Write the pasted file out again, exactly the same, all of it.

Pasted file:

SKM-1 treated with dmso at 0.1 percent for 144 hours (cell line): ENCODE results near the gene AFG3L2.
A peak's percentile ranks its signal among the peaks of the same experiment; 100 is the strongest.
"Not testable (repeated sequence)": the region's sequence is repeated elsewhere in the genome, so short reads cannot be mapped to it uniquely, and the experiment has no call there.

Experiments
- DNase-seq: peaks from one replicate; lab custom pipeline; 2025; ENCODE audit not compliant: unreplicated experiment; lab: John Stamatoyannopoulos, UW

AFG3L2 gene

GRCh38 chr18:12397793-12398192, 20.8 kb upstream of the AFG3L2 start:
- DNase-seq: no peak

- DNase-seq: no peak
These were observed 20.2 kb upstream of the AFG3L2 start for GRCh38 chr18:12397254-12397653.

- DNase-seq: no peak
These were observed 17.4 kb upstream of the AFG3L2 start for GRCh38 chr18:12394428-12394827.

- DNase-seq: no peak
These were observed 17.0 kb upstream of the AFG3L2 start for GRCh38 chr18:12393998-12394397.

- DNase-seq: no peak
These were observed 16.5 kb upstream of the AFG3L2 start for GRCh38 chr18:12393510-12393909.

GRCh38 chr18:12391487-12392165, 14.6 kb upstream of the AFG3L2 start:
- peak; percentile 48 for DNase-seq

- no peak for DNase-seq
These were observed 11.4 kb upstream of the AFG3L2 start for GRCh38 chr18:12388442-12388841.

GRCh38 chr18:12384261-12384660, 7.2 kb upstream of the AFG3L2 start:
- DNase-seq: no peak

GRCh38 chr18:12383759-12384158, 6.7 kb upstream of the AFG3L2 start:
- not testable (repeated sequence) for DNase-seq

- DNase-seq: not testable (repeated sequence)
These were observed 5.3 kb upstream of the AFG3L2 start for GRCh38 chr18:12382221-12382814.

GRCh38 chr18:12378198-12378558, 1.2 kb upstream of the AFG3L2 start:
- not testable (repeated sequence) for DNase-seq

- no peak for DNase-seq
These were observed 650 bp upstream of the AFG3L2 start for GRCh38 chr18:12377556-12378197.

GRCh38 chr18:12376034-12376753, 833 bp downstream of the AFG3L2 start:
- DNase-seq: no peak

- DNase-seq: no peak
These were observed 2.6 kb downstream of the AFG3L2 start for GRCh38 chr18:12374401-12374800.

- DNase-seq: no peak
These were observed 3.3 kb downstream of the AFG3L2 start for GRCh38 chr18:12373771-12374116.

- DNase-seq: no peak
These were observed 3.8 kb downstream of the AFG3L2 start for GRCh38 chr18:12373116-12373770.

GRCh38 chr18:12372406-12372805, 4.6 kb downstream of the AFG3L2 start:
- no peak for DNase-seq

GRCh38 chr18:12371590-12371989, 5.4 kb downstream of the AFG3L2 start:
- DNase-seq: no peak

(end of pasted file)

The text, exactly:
SKM-1 treated with dmso at 0.1 percent for 144 hours (cell line): ENCODE results near the gene AFG3L2.
A peak's percentile ranks its signal among the peaks of the same experiment; 100 is the strongest.
"Not testable (repeated sequence)": the region's sequence is repeated elsewhere in the genome, so short reads cannot be mapped to it uniquely, and the experiment has no call there.

Experiments
- DNase-seq: peaks from one replicate; lab custom pipeline; 2025; ENCODE audit not compliant: unreplicated experiment; lab: John Stamatoyannopoulos, UW

AFG3L2 gene

GRCh38 chr18:12397793-12398192, 20.8 kb upstream of the AFG3L2 start:
- DNase-seq: no peak

- DNase-seq: no peak
These were observed 20.2 kb upstream of the AFG3L2 start for GRCh38 chr18:12397254-12397653.

- DNase-seq: no peak
These were observed 17.4 kb upstream of the AFG3L2 start for GRCh38 chr18:12394428-12394827.

- DNase-seq: no peak
These were observed 17.0 kb upstream of the AFG3L2 start for GRCh38 chr18:12393998-12394397.

- DNase-seq: no peak
These were observed 16.5 kb upstream of the AFG3L2 start for GRCh38 chr18:12393510-12393909.

GRCh38 chr18:12391487-12392165, 14.6 kb upstream of the AFG3L2 start:
- peak; percentile 48 for DNase-seq

- no peak for DNase-seq
These were observed 11.4 kb upstream of the AFG3L2 start for GRCh38 chr18:12388442-12388841.

GRCh38 chr18:12384261-12384660, 7.2 kb upstream of the AFG3L2 start:
- DNase-seq: no peak

GRCh38 chr18:12383759-12384158, 6.7 kb upstream of the AFG3L2 start:
- not testable (repeated sequence) for DNase-seq

- DNase-seq: not testable (repeated sequence)
These were observed 5.3 kb upstream of the AFG3L2 start for GRCh38 chr18:12382221-12382814.

GRCh38 chr18:12378198-12378558, 1.2 kb upstream of the AFG3L2 start:
- not testable (repeated sequence) for DNase-seq

- no peak for DNase-seq
These were observed 650 bp upstream of the AFG3L2 start for GRCh38 chr18:12377556-12378197.

GRCh38 chr18:12376034-12376753, 833 bp downstream of the AFG3L2 start:
- DNase-seq: no peak

- DNase-seq: no peak
These were observed 2.6 kb downstream of the AFG3L2 start for GRCh38 chr18:12374401-12374800.

- DNase-seq: no peak
These were observed 3.3 kb downstream of the AFG3L2 start for GRCh38 chr18:12373771-12374116.

- DNase-seq: no peak
These were observed 3.8 kb downstream of the AFG3L2 start for GRCh38 chr18:12373116-12373770.

GRCh38 chr18:12372406-12372805, 4.6 kb downstream of the AFG3L2 start:
- no peak for DNase-seq

GRCh38 chr18:12371590-12371989, 5.4 kb downstream of the AFG3L2 start:
- DNase-seq: no peak